Whilst it is entirely possible that there might have once been a structure at thispWc6 Western (the cemetery) end of the Wall, there should too be have been a structure at the Eastern End too.
Indeed, the other causeways at Giza have structures at both ends — Pyramids at one end and temples at the other.
Understandably, it is very unlikely there will ever be an excavation on the site of the cemetery while the tombs remain, so maybe we should look to the Eastern end. In fact I feel it is at the Eastern end that we should expect to find something of much greater significance.pWc7
(right-If we follow the causeway Eastwards it ends abruptly in the sand…)
Let’s examine why I think we should focus on this Eastern End.
If we take a look at recent ideas being developed by Alfonso Rubino see diagram right, below and others we will see that Giza seems to have been designed with very strict geometrical rules laid down from the start.pWc8
We can see from this work that there was a unified ground plan for the site that was clearly in the designers mind right from the start.
For example the angle of slope of the main triangle in the diagram below matches exactly the angle of the Second Pyramid. Furthermore the angles of both the Great Pyramid and the Third Pyramid are also obtainable from the diagram.
Along with these, we can get the Third Pyramid’s height along with all the other Pyramid’s dimensions frompWc9 this geometrical representation of Giza.
The Sphinx’s position also fits very neatly into the geometry as does the angle of Khafre’s causeway and other important features on the plateau…This cannot be coincidence.
The layout of all three Pyramids along with the Sphinx had to have been designed from the start as a whole unit…
(right-Alfonso Rubino’s Geometrical Analysis of Giza)
Amazingly, the architect managed to also incorporate a sacred 3:4:5 triangle into the site layout, surely not a consideration of three separate pharaohs each building their own tomb? Why would these three kings have cared whether their monuments related to each other in this way?pWc11 To my mind there is obviously a lot more to Giza than just three King’s tombs unless there is something fundamental we are not grasping concerning Ancient Egyptian Funerary beliefs?
You will notice from the above that there is one corner of the sacred 3:4:5 triangle that is not represented on thepWc10 ground at Giza by any monument, the bottom right-hand corner. Now if we add to this sacred triangle the Wall of the Crow the following can be noted…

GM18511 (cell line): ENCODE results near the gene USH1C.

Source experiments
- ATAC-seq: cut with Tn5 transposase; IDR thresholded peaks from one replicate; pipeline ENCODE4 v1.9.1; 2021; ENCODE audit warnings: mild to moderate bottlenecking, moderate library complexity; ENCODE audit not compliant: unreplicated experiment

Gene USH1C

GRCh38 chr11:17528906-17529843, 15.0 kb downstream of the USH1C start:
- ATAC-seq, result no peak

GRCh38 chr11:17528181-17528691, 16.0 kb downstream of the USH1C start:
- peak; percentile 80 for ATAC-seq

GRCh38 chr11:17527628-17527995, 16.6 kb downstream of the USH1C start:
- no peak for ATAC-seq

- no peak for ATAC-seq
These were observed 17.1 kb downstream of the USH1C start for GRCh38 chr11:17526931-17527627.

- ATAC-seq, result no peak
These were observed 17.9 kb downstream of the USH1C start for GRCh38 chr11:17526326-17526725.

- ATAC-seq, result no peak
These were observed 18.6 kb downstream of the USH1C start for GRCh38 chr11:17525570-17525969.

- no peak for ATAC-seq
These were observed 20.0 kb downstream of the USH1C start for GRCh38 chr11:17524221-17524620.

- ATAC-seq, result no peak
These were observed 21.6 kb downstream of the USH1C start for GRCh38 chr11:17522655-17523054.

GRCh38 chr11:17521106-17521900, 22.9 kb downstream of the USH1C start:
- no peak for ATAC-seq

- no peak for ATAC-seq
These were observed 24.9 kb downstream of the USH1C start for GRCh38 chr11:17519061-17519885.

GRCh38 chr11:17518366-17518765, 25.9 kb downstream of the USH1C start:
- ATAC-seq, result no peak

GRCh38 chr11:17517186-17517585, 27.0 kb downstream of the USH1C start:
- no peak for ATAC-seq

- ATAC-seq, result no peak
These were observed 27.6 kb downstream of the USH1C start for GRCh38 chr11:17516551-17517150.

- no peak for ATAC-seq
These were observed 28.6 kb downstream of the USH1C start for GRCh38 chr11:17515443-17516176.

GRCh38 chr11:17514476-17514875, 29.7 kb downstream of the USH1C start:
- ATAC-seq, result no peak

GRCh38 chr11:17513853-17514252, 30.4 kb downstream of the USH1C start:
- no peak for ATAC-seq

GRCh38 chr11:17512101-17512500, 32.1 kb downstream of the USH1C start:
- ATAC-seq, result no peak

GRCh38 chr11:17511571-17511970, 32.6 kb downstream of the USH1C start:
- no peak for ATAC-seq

The eastern end of the Wall of the Crow intersects with the base-line of the sacred triangle (which runs along Menkaure’s causeway) at precisely the point where the triangle’s corner should be on the ground… Menkaure’s causeway runs exactly East while the Wall of the Crow is offset at approximately 7 degrees. Where the two meet up marks the corner of our 3:4:5 triangle. (right-Wall of the Crow)
From this it would appear as if this is the point to which the Wall of the Crow leads us. It is all the more strange therefore, that it should lead us to nothing but sand.
Was there at one time a temple or other structure situated at this point on the Plateau or does the geometry point to an underground structure? We know from other monuments, such as the Great Pyramid itself, that the builders of these structures incorporated underground chambers and passages, built with amazing skill into their above-ground constructions. Is there something waiting below our feet at the end of the Wall of the Crow, something to which three lines on the Giza plateau seem to be pointing to directly?pWc12
Something which has been forgotten for millennia?
This page and all photographs are copyright of Mark James Foster except where stated. They can only be used with the consent of the author. The geometrical representation of Giza is copyright Alfonso Rubino.